The platelet-concentrated plasma is then reinjected into the pathological area. These platelets release growth factors in large numbers, allowing the healing of injured tissues by stimulating local stem cells, and reduce inflammation and hemorrhage. The physiopathological hypothesis is that these are Transforming growth factor β and basic fibroblast growth factor (bFGF), which act as humoral mediators to trigger the healing cascade (1). Other factors involved in cell proliferation, differentiation and migration, or in angiogenesis, such as platelet-derived growth factor (PDGF), endothelial cell growth factor (ECGF), platelet-derived PD-EGF Epithelial growth factor), insulin-like growth factor (IGF-I), vascular endothelial growth factor (VEGF) and endothelial cell growth factor (ECGF). TheAlpha granules of the platelets also contain active biological molecules such as serotonin, histamine, dopamine, adenosines, calcium, catecholamines, which play a fundamental biological role in the three phases of repair (inflammation, proliferation, remodeling ). These properties have resulted in a large number of therapeutic indications assess.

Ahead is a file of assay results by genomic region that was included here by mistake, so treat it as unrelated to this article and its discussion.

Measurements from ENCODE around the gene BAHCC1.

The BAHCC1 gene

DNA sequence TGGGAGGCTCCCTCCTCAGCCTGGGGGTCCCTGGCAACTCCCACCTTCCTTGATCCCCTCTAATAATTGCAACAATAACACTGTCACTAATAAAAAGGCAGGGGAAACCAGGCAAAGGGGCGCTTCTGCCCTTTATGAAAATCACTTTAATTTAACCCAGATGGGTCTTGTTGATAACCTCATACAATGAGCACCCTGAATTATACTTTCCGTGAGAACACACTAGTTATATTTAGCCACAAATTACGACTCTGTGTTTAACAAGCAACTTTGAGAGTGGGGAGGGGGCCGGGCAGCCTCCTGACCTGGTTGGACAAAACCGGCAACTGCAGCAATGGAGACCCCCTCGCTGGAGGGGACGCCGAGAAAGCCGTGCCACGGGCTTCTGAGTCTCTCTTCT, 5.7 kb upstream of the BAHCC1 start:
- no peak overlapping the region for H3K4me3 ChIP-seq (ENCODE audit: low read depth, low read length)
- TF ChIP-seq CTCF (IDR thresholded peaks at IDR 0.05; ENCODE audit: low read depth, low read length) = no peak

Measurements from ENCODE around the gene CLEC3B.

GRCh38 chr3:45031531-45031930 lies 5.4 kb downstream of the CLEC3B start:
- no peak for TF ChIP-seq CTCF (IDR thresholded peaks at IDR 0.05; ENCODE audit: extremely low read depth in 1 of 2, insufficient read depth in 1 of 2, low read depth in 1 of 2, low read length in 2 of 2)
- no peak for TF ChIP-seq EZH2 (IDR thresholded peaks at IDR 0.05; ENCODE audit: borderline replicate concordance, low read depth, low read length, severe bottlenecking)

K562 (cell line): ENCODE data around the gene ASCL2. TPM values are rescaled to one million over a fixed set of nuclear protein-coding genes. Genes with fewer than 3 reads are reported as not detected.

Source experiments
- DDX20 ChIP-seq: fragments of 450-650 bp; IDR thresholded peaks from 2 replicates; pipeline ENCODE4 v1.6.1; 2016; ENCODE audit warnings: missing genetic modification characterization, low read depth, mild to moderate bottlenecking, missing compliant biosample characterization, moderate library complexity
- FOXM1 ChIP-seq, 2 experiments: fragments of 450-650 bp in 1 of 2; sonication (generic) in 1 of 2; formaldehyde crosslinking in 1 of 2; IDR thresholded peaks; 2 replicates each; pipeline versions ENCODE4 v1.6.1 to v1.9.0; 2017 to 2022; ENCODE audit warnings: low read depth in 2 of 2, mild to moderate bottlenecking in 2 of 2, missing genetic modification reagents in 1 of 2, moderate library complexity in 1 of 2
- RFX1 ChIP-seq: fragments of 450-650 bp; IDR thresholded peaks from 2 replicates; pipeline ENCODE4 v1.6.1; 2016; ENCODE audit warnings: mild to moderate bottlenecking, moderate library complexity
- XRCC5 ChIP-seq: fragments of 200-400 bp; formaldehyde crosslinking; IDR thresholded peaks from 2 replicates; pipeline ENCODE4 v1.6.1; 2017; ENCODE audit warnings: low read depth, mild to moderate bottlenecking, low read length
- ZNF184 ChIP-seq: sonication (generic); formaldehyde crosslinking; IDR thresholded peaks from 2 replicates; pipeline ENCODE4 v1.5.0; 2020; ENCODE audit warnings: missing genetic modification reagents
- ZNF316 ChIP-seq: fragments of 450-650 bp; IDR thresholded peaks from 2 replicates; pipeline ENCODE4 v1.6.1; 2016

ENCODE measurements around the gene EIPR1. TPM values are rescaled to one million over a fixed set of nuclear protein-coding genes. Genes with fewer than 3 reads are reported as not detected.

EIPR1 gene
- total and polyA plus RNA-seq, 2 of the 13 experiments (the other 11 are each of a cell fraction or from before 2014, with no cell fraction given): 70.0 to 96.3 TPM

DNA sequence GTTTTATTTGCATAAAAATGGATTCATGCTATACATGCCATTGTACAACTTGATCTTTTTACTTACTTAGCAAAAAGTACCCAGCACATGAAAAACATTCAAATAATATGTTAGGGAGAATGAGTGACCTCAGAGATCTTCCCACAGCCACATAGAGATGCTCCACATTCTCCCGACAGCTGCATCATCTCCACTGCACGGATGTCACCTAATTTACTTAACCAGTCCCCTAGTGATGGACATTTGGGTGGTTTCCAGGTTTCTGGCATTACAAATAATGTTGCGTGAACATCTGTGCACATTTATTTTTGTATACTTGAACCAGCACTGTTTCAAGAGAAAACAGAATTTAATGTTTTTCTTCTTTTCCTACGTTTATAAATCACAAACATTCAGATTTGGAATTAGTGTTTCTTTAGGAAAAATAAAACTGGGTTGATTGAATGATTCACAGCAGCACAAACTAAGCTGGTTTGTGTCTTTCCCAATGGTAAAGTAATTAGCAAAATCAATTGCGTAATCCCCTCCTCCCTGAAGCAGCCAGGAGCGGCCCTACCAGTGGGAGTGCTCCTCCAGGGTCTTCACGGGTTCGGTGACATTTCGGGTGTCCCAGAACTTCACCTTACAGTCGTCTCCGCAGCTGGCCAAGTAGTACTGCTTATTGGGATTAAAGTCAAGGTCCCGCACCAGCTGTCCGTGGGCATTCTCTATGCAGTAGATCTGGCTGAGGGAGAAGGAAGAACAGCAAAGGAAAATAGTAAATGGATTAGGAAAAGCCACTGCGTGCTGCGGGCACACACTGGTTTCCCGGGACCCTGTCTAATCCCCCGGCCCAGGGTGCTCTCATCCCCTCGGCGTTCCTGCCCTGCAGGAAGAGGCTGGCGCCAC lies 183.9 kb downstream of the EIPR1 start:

Platelet concentrates would have bacteriostatic properties, Highlighted on Staphylococcus epidermidis and Staphylococcus aureus, thus reducing the risk of microbiological contamination of the treated area (Endoret Biotechnology Institute).
NSAIDs should not be used on the previous 10 days and two weeks after the PRP injection, they may inhibit the action of prostaglandins and thus the stimulatory effects of PRP. Local anti-inflammatory care, including the application of cold pockets, should also be avoided. In case of pain, paracetamol will be used.
Graziani ( 20) studied the in vitro action of platelet concentrates on osteoblasts and fibroblasts. He highlighted the stimulatory role of PRP on cell proliferation , particularly sharp at 72 hours, maximum for a platelet concentration of 2.5 times the plasma concentration, higher concentrations reduce this proliferation. This study is an element of response in the choice of platelet concentration to be used in therapeutic protocols. He joinsIn this sense of other authors in particular Weibrich (24).
Gerben M. van Buul (22) studied the effect of platelet concentrates (6x) on human chondrocyte cultures from osteoarthritic knees. Numerous studies have shown the anabolic effects of PRP on the healthy chondrocyte. The interest of this study is to analyze the effect of PRP on degenerative cartilage. The demonstration of an inhibition of inflammatory processesEncourages its use in osteoarthritis.